Massacre in Mozambique: Islamic State tightens its grip

Massacre in Mozambique: Islamic State tightens its grip

 Earlier this month, Islamist militants struck a farming community in northern Mozambique, said Deutsche Welle (Bonn). Although reports were hard to verify, witnesses told local media that, armed with machetes, the militants attacked during an initiation rite for teenage boys, and beheaded some 50 people, including at least 15 teenagers, on a football pitch. The atrocity was just one episode in a brutal conflict unfolding in Cabo Delgado, a remote, resource-rich province in the north of the east African state. The insurgency has left more than 2,000 people dead, said Omardine Omar on Carta de Moçambique (Maputo). Schools and hospitals have been destroyed, and a key port has been seized. It’s a “dismal” turn of events. Too many people have been forced to bear witness to the slaughter of their loved ones by machete-wielding militants; more than half of the dead have been beheaded.

The Islamic State-linked insurgents have grown sharply in number since 2017, said Jean-Philippe Rémy and Madjid Zerrouky in Le Monde (Paris). They have recruited young people to their cause by exploiting high levels of poverty and unemployment in the Muslim-majority province (the country as a whole has a Christian majority). Their task has been made easier by dissatisfaction with the government. The discovery of vast gas fields off the coast in 2010 – thought to be the world’s second largest – was meant to bring economic growth and jobs. But even those who haven’t joined the Islamists say they are yet to benefit. The situation has been made more volatile still by the failure of government forces during combat to distinguish between insurgents and the general population. Now, the region is in the midst of a humanitarian crisis, said Jorge Rungo in Jornal Domingo (Maputo). Some 400,000 people have been displaced; many have drowned while fleeing to nearby islands on overcrowded boats.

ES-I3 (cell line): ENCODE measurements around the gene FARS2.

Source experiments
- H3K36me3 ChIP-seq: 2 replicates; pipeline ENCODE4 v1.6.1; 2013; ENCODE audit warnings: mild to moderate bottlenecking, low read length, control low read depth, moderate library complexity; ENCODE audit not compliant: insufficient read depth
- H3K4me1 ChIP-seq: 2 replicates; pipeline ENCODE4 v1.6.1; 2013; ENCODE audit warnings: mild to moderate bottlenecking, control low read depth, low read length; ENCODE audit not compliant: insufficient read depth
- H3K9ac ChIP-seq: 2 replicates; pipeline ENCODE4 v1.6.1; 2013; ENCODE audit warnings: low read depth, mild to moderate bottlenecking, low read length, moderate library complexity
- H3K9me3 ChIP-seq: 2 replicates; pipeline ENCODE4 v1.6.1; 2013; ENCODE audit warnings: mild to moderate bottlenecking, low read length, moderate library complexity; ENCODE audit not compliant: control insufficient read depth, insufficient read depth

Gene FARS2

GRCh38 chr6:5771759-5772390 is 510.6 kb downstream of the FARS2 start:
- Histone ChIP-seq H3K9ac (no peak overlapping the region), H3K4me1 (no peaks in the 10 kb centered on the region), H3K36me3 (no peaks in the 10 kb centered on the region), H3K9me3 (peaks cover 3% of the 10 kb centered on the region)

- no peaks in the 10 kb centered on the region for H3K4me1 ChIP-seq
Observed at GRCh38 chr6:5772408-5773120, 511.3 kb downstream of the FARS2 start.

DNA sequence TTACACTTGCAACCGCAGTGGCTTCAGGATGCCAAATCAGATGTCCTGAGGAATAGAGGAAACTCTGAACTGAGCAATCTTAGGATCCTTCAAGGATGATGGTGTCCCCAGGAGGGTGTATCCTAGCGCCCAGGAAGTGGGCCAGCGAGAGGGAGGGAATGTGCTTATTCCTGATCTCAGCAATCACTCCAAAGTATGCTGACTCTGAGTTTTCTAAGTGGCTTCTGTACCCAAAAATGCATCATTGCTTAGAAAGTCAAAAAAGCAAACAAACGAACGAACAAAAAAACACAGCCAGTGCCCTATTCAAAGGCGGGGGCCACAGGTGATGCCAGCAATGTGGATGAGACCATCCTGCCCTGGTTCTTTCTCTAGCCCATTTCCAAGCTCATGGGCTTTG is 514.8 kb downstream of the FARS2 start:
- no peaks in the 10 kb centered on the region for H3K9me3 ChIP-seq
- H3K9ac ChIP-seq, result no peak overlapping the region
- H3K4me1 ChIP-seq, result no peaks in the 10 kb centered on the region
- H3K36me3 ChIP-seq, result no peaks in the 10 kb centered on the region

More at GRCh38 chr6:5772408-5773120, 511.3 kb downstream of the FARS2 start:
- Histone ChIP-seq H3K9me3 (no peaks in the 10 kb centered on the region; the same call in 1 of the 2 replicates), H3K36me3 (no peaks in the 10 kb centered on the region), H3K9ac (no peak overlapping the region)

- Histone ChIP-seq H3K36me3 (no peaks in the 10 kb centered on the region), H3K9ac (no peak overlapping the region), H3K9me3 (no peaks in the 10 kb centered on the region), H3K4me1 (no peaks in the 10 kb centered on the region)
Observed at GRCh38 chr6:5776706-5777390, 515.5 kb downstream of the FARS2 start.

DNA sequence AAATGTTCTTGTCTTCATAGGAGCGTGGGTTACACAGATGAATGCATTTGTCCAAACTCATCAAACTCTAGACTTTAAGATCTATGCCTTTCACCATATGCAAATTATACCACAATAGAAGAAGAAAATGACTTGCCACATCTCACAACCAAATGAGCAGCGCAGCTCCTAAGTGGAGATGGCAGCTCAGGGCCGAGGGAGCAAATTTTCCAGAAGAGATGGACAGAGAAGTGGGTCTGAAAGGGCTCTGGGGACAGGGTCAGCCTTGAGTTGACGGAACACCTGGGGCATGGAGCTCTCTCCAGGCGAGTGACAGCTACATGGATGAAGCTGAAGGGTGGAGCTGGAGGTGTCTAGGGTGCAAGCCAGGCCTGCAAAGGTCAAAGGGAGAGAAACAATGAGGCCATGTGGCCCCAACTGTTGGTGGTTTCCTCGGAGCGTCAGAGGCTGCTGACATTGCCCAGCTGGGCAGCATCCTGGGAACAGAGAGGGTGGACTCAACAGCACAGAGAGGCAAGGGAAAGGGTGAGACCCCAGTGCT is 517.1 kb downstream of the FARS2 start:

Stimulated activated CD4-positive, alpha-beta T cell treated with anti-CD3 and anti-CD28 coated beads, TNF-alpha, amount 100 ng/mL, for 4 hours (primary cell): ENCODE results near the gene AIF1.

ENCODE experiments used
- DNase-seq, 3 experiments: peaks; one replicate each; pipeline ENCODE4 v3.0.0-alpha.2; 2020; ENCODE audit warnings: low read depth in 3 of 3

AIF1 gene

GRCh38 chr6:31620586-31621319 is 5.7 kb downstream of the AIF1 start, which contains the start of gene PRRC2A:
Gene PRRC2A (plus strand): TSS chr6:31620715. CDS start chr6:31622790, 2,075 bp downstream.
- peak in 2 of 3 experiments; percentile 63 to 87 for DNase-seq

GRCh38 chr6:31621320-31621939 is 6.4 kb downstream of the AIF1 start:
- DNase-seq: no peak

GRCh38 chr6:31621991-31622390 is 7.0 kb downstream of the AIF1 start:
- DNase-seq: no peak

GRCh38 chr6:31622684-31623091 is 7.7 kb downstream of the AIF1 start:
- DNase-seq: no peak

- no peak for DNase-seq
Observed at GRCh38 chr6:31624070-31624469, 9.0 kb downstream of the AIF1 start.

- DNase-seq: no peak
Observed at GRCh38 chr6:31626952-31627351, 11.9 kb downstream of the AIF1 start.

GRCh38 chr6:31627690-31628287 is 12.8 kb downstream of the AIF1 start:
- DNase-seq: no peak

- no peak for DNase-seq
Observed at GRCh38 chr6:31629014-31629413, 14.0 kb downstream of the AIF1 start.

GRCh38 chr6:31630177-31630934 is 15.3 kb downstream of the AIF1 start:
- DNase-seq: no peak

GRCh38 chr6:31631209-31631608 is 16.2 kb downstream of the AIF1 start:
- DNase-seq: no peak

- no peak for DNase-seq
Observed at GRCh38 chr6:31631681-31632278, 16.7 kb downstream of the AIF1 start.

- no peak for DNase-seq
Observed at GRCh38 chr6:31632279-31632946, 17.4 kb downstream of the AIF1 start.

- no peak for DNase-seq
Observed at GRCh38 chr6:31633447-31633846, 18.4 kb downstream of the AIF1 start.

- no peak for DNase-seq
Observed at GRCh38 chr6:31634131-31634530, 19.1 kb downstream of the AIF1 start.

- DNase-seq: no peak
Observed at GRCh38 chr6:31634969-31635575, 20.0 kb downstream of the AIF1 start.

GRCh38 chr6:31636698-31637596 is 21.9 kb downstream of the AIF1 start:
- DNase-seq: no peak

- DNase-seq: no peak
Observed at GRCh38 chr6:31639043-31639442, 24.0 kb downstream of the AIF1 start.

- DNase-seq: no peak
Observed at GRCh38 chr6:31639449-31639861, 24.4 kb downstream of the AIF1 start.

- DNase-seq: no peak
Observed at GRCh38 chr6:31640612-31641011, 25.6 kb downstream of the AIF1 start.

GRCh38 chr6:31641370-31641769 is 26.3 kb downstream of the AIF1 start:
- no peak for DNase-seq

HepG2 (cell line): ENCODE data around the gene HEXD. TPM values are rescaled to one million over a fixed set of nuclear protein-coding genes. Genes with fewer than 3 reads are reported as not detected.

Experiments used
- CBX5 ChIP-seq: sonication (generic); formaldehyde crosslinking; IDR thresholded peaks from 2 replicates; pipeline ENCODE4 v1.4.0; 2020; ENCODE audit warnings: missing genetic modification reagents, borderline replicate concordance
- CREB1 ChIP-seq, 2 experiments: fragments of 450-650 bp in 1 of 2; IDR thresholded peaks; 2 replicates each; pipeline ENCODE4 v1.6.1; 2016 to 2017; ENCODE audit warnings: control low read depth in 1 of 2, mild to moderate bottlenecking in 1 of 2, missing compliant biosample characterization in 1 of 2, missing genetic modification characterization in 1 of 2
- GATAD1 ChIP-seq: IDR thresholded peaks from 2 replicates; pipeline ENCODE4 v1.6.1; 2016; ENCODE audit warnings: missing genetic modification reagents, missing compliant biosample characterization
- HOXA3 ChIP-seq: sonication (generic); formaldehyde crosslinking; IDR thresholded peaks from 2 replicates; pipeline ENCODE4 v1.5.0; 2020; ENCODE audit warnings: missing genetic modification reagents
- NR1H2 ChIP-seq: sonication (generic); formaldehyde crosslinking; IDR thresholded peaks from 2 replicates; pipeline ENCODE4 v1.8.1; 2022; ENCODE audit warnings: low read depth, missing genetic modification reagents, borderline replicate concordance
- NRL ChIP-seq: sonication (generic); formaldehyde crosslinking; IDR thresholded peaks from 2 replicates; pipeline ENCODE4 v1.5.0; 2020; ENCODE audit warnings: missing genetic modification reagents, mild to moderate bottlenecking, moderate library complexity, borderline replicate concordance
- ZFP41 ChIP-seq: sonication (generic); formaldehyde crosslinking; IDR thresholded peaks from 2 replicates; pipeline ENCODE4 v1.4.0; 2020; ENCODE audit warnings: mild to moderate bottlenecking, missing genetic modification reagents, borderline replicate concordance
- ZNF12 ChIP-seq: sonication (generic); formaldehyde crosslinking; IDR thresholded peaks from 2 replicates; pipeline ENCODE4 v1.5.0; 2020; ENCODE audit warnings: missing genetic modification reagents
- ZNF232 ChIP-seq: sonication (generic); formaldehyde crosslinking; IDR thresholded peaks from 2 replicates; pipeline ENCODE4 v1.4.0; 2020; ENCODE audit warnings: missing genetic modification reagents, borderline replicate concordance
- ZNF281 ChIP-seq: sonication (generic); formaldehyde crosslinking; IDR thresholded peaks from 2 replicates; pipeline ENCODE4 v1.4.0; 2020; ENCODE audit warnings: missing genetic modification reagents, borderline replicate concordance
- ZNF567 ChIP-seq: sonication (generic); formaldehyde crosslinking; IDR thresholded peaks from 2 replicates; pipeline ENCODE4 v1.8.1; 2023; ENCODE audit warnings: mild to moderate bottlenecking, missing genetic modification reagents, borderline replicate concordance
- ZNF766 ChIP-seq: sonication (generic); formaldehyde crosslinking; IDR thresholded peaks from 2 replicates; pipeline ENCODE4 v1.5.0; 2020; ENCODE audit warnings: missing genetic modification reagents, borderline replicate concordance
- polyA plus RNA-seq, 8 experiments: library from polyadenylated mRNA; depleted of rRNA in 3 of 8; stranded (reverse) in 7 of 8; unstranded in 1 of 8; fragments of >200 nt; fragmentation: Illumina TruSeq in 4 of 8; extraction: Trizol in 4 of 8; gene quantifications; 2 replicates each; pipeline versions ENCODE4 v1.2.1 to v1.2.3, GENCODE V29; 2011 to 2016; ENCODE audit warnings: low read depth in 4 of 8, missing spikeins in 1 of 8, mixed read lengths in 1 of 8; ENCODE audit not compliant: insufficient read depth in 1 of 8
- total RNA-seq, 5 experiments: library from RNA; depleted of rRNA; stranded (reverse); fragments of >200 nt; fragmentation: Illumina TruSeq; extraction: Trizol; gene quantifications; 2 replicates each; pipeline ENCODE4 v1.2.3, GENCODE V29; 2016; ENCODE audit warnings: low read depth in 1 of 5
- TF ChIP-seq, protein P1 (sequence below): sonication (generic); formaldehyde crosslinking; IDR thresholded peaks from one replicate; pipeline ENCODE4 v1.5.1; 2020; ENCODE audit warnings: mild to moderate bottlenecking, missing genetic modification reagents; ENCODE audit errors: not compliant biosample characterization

The insurgency is part of a worrying trend, said Declan Walsh in The New York Times. “As Islamic State’s influence wanes in the Middle East, it is surging in pockets of Africa”, including western, central and now southern corners of the continent. The Islamists in Mozambique are now recruiting from nearby Tanzania and Kenya, said Fredson Guilengue in the Daily Maverick (Johannesburg). The government, meanwhile, has deployed mercenaries from South Africa and Russia. Mozambique risks becoming Africa’s Syria: an international battlefield, drawing foreign powers into the conflict.

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